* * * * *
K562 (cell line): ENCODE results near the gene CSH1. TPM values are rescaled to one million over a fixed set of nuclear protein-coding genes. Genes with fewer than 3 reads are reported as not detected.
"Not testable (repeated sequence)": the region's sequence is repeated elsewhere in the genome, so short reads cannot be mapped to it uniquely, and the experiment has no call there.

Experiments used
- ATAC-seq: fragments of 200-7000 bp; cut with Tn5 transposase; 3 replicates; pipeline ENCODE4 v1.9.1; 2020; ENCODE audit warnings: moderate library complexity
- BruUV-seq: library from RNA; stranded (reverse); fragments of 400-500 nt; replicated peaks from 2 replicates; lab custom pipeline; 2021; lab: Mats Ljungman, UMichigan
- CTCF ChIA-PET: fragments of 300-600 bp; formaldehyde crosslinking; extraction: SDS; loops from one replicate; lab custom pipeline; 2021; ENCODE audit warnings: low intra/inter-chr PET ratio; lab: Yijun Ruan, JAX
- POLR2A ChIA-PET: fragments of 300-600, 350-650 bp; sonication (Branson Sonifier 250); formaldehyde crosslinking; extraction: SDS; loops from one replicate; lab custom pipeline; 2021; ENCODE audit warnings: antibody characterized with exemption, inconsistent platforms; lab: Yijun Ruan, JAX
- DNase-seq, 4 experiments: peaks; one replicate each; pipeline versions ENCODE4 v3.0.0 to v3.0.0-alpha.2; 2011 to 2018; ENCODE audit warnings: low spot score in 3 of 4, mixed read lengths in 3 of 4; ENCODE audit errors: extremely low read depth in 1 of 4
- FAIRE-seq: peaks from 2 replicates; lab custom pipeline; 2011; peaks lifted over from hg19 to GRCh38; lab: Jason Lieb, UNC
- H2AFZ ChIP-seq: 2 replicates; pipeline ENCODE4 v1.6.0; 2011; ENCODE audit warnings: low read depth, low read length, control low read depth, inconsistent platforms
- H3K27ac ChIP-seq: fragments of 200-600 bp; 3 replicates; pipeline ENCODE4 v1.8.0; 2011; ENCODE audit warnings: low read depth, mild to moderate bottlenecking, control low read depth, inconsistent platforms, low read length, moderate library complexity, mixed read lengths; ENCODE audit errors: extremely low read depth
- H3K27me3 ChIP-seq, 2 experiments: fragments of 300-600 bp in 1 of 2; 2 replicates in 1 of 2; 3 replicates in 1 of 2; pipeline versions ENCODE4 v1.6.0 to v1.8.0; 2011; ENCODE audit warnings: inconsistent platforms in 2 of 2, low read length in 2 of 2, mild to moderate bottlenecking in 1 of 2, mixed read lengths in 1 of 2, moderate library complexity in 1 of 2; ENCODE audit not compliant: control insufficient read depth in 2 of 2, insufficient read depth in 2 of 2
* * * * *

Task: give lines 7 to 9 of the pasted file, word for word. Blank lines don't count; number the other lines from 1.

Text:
- POLR2A ChIA-PET: fragments of 300-600, 350-650 bp; sonication (Branson Sonifier 250); formaldehyde crosslinking; extraction: SDS; loops from one replicate; lab custom pipeline; 2021; ENCODE audit warnings: antibody characterized with exemption, inconsistent platforms; lab: Yijun Ruan, JAX
- DNase-seq, 4 experiments: peaks; one replicate each; pipeline versions ENCODE4 v3.0.0 to v3.0.0-alpha.2; 2011 to 2018; ENCODE audit warnings: low spot score in 3 of 4, mixed read lengths in 3 of 4; ENCODE audit errors: extremely low read depth in 1 of 4
- FAIRE-seq: peaks from 2 replicates; lab custom pipeline; 2011; peaks lifted over from hg19 to GRCh38; lab: Jason Lieb, UNC